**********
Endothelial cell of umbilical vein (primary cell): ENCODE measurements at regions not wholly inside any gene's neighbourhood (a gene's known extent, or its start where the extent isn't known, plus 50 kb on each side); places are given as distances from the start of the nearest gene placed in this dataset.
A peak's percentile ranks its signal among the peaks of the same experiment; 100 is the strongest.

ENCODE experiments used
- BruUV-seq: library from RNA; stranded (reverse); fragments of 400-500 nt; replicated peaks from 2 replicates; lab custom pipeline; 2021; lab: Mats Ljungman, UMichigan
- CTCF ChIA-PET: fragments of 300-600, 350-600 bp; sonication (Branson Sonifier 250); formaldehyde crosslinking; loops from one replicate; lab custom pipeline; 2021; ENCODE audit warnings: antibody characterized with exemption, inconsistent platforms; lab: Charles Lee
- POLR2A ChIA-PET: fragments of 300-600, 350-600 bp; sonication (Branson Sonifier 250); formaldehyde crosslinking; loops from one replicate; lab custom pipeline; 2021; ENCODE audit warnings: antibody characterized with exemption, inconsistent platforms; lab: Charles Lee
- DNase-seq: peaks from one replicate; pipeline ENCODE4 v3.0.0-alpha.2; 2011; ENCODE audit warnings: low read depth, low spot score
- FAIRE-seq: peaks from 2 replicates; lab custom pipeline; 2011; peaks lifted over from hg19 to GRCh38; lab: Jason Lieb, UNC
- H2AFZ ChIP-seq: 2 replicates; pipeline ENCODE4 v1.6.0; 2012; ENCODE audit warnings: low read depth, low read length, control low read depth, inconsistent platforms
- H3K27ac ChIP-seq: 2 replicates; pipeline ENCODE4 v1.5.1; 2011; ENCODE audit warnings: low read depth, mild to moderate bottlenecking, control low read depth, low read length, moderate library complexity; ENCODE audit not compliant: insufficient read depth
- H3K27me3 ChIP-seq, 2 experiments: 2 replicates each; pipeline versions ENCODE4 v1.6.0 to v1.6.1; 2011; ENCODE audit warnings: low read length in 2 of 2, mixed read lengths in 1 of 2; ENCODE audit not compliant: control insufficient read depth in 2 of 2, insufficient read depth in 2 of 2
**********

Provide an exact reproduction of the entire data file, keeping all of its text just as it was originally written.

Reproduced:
Endothelial cell of umbilical vein (primary cell): ENCODE measurements at regions not wholly inside any gene's neighbourhood (a gene's known extent, or its start where the extent isn't known, plus 50 kb on each side); places are given as distances from the start of the nearest gene placed in this dataset.
A peak's percentile ranks its signal among the peaks of the same experiment; 100 is the strongest.

ENCODE experiments used
- BruUV-seq: library from RNA; stranded (reverse); fragments of 400-500 nt; replicated peaks from 2 replicates; lab custom pipeline; 2021; lab: Mats Ljungman, UMichigan
- CTCF ChIA-PET: fragments of 300-600, 350-600 bp; sonication (Branson Sonifier 250); formaldehyde crosslinking; loops from one replicate; lab custom pipeline; 2021; ENCODE audit warnings: antibody characterized with exemption, inconsistent platforms; lab: Charles Lee
- POLR2A ChIA-PET: fragments of 300-600, 350-600 bp; sonication (Branson Sonifier 250); formaldehyde crosslinking; loops from one replicate; lab custom pipeline; 2021; ENCODE audit warnings: antibody characterized with exemption, inconsistent platforms; lab: Charles Lee
- DNase-seq: peaks from one replicate; pipeline ENCODE4 v3.0.0-alpha.2; 2011; ENCODE audit warnings: low read depth, low spot score
- FAIRE-seq: peaks from 2 replicates; lab custom pipeline; 2011; peaks lifted over from hg19 to GRCh38; lab: Jason Lieb, UNC
- H2AFZ ChIP-seq: 2 replicates; pipeline ENCODE4 v1.6.0; 2012; ENCODE audit warnings: low read depth, low read length, control low read depth, inconsistent platforms
- H3K27ac ChIP-seq: 2 replicates; pipeline ENCODE4 v1.5.1; 2011; ENCODE audit warnings: low read depth, mild to moderate bottlenecking, control low read depth, low read length, moderate library complexity; ENCODE audit not compliant: insufficient read depth
- H3K27me3 ChIP-seq, 2 experiments: 2 replicates each; pipeline versions ENCODE4 v1.6.0 to v1.6.1; 2011; ENCODE audit warnings: low read length in 2 of 2, mixed read lengths in 1 of 2; ENCODE audit not compliant: control insufficient read depth in 2 of 2, insufficient read depth in 2 of 2